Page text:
The majority of the country’s population, which is a parent, must pay for the leave on its own. A short-term disability plan, especially one provided by an employer, is another way to subsidize the cost of maternity leave. But that’s assuming you’re even eligible. Some self-employed groups, such as freelance writers, may find it difficult to obtain disability insurance.

As a self-employed woman who is the primary breadwinner, I find it very frustrating to realize that I am fully responsible for funding my maternity leave. My husband’s job offers paid parental leave. But assuming I had given birth, it would have been physically difficult to resume normal activities soon after the birth injury. It’s also difficult to discuss how to deal with childcare and whether one person’s career should take a temporary or permanent back seat.

In our situation, my income is higher, albeit unpredictable, but my husband’s job provides access to quality health care and a pension. None of us can really afford the luxury of backing out without significant long-term consequences for our family’s financial future. This is far from a unique situation.

Additionally, about 44% of Americans say they don’t have family nearby Pew Research. Those without family members who can help with caregiving struggle with the financial costs of outsourcing such caregiving—a valid concern, given that 51% of parents say they spend more than 20% of their household income on caregiving for children, according to the 2022 estimate. Care.com survey.

All of these factors lead to stressful dreams and frantic Googling. As a 30-something woman who realizes the choice to have biological children is now officially a ticking time bomb, I’ve spent many nights crunching the numbers to decide how financially ready my husband and I are to have children.

After all, the potential cost of $300,000 to raise a child to age 18 and another, say, $250,000 for college is simply staggering. It can also make parents-to-be (at least this one) worry that no amount of money saved up will feel like enough to make the leap.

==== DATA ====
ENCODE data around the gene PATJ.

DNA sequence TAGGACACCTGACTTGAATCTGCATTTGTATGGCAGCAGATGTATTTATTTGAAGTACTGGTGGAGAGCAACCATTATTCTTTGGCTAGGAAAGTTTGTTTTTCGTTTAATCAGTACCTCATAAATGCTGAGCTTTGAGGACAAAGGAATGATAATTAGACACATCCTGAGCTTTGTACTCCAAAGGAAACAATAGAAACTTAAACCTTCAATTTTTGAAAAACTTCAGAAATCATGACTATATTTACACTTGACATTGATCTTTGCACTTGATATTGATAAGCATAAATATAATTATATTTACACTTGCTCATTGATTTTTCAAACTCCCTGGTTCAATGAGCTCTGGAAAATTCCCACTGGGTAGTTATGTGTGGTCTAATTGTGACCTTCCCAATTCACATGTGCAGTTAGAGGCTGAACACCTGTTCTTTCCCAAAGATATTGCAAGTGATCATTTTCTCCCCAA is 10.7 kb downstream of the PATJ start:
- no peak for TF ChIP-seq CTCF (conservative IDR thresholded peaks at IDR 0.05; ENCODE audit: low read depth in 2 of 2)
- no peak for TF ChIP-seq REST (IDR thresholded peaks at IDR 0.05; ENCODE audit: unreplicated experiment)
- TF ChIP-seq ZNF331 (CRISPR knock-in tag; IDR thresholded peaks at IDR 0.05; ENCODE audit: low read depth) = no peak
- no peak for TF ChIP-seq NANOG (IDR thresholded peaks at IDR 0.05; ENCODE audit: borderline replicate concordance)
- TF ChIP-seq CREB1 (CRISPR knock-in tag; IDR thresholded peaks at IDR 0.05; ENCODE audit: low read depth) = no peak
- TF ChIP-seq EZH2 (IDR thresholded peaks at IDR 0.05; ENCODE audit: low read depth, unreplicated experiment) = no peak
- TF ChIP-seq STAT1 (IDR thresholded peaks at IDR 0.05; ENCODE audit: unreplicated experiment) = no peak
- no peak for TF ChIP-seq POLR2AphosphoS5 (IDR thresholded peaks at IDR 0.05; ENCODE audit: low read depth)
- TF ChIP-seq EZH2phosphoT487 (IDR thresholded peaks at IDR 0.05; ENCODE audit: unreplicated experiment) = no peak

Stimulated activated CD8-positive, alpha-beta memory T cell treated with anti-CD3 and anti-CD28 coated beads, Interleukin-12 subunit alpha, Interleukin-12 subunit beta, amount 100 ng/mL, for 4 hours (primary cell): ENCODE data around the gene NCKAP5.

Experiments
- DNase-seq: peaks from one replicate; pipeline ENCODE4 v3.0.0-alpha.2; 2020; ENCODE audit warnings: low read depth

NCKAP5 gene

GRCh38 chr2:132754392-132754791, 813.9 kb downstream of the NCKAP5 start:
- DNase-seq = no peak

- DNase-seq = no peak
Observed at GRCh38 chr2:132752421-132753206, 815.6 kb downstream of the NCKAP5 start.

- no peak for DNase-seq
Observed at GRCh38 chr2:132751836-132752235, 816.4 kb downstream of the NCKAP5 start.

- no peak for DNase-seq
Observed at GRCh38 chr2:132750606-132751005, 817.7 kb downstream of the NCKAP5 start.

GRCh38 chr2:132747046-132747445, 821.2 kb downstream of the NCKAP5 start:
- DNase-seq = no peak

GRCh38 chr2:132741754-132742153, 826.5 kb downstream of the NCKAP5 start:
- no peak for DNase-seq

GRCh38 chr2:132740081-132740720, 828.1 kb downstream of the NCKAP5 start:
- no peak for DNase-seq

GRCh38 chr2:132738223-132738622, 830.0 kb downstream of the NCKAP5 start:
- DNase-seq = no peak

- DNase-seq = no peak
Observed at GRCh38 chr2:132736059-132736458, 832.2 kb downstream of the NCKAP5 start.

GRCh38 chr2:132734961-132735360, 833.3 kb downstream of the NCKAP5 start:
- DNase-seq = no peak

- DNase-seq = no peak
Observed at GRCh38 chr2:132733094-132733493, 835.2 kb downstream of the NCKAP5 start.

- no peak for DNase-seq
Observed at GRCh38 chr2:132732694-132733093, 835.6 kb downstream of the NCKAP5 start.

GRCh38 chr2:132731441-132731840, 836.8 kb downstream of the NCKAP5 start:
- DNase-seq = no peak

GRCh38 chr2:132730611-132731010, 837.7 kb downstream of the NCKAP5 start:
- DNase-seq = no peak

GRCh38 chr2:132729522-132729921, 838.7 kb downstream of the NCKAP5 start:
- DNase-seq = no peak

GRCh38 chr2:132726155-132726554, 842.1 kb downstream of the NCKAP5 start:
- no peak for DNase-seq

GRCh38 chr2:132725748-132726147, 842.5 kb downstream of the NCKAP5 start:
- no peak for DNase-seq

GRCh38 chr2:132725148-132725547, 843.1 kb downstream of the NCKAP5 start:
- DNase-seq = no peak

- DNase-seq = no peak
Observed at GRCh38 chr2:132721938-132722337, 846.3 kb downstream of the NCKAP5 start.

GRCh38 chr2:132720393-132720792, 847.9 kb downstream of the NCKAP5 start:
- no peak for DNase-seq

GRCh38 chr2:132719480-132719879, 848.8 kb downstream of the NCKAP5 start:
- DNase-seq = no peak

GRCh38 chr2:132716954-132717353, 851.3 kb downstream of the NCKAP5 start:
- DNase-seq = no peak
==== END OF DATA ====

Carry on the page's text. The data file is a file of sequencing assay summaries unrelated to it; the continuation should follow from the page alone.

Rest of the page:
It wasn’t until I came across a blog post by Eric Roberge, Certified Financial Planner and founder of Beyond Your Hammock that I found some solace. Under the bold name “What you need to save before you have a baby might not be the right question“, Roberge’s post argues that it’s a bit of a misnomer to focus on savings, and that you should instead focus on cash flow. Of course, there are upfront costs associated with having a baby, whether biologically or through adoption, but more importantly, how this the new item in your budget will correspond to the amount you earn.

Cash flow is also important, considering that the roughly $300,000 to raise a child fluctuates over time. Daycare costs will eventually be subsidized by the school, especially if you send your child to public school. But different stages of a child’s life can come with expensive activities or medical expenses (hello, braces).

The case, however, still stands. If you’re focusing on how much you’ll save or your future cash flow, it’s smart to calculate projected child expenses. Of course, it’s nearly impossible to account for and plan for every potential variable, but a basic financial safety net is practical and important.